TR: What would a truly useful kind of personal-organizer technology look like to you?
DA: We could build in some reasonably savvy intelligence, much like Mitch Kapor [founder of Lotus] originally did with Agenda. [Agenda was a DOS-based personal information manager program marketed by Lotus in the late 1980s and early 1990s; it allowed free-form entry and categorization of small items into a database, and is still used by many of its devotees. -Eds.] If I were able to just jot down “Call Bill” on a PDA screen and it instantly appeared on my call list, and there it is when I’m in the airport and I have time to make a few calls, that’s going to make things a lot more convenient.
When the day comes that I’m sitting here talking to you, and I realize that I need batteries for my camera, and I just say that to my PDA, and then when I go out on errands it’s already on my list – if it’s quick and bullet-proof and seamless and shows you the data you want to see in whatever context your in – then computers will ultimately become useful tools, because they will get us the data we want quicker and quicker.
Tablet PCs [laptops with pen-based interfaces] are getting close. People on my technology team and other people I know are tablet PC freaks and they love them. They like the touch and feel of paper, but the tablet is a powerful way to digitize that. It’s kind of funny. As the computer gets really, really, really good and powerful and fast, then it will start to match paper.
But if you’ve gotten far enough into GTD [Getting Things Done], you know that your biggest challenge is doing the weekly review [time set aside for evaluating and winnowing lists and determining what the next action should be for each item]. If I had a billion dollars, I would design a thing that would do a customized weekly review. It would trigger the right questions and it would make me think about the results. For instance, it would say, “You’re going to New York. Would you like me to get theatre tickets like you did last time you were there?” There is a lot of cool stuff that one could build into a real personal manager.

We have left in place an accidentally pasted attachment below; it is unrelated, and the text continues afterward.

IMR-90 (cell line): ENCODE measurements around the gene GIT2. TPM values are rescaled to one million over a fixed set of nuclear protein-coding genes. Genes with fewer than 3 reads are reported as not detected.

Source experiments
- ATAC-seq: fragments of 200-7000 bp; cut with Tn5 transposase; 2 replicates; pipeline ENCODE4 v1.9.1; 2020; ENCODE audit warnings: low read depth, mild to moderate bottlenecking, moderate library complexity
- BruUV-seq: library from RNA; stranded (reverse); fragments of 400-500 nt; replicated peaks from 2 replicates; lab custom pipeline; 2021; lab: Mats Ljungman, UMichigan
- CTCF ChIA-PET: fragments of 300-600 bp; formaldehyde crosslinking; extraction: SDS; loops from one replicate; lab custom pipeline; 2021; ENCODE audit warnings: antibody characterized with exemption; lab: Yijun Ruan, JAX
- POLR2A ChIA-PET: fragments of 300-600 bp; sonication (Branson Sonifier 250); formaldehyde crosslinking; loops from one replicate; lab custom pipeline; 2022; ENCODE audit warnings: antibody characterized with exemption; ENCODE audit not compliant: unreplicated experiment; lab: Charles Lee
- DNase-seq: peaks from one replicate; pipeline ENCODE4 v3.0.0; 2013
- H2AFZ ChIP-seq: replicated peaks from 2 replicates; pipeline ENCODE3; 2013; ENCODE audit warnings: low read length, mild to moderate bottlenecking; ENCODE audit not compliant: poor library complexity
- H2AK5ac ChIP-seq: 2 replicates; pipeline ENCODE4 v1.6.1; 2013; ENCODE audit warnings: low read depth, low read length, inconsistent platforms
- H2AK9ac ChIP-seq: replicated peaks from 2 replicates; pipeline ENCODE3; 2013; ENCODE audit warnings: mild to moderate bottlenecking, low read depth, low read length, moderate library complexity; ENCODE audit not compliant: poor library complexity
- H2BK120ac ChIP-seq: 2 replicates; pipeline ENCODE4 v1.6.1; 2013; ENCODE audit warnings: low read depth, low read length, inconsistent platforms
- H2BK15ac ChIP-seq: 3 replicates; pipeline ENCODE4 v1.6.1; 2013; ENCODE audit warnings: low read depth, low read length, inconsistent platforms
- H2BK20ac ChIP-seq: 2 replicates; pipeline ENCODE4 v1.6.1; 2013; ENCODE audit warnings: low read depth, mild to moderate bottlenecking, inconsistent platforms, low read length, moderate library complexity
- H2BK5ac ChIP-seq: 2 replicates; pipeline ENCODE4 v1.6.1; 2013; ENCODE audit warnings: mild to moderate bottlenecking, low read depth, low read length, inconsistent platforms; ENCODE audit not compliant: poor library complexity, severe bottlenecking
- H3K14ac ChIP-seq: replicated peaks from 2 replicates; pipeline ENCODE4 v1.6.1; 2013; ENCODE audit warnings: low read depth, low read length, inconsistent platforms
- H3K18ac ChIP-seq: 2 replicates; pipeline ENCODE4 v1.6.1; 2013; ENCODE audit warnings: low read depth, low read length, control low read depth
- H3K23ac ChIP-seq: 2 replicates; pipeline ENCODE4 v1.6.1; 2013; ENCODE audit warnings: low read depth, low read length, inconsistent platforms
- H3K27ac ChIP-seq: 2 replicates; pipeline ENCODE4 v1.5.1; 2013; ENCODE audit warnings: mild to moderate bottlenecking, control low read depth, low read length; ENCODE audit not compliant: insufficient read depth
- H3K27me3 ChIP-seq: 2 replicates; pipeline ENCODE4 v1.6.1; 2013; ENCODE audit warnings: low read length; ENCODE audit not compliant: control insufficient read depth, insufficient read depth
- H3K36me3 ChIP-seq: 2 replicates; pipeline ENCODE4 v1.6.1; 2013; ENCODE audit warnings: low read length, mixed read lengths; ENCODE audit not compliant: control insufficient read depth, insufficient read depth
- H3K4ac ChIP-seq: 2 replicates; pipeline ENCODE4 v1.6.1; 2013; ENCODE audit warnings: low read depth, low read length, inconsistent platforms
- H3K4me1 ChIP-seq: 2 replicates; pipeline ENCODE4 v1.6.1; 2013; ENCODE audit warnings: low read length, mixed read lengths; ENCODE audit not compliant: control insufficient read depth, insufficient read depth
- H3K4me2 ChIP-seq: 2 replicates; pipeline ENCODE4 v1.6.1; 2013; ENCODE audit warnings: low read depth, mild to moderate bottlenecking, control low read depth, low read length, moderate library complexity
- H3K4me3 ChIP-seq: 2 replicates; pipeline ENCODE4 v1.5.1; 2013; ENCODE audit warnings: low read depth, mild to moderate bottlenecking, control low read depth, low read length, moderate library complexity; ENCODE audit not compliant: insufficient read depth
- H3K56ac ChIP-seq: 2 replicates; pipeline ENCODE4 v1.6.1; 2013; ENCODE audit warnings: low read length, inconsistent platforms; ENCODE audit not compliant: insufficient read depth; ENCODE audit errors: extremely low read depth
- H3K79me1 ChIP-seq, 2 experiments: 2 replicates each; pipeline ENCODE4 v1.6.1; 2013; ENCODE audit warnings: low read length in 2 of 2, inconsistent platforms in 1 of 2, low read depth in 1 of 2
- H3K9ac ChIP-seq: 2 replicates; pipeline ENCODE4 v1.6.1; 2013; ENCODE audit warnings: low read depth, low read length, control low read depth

WR: The ultimate goal of “getting things done” is to help people have, as you say, a “mind like water” – so they can actually offload things to their lists, and have some down time when their heads aren’t filled with all the things they have to do. Does technology get us any closer to that kind of nondoing?
DA: I want to do nothing as often as I can. That’s why I constantly get my e-mail inbox as close to zero as I can, and try to close all those loops. Most people spend the whole week before they go on vacation just trying to manage this stuff and not be managed by it. But 90 percent of the work of GTD is just being able to look up very quickly what I [should] be doing right now.
Home page image courtesy of the David Allen Company. (Photo is of David Allen.)
The inside story of how ChatGPT was built from the people who made it
Exclusive conversations that take us behind the scenes of a cultural phenomenon.
Sam Altman invested $180 million into a company trying to delay death
Can anti-aging breakthroughs add 10 healthy years to the human life span? The CEO of OpenAI is paying to find out.
ChatGPT is about to revolutionize the economy. We need to decide what that looks like.
New large language models will transform many jobs. Whether they will lead to widespread prosperity or not is up to us.
GPT-4 is bigger and better than ChatGPT—but OpenAI won’t say why
We got a first look at the much-anticipated big new language model from OpenAI. But this time how it works is even more deeply under wraps.
Get the latest updates from
MIT Technology Review
Discover special offers, top stories, upcoming events, and more.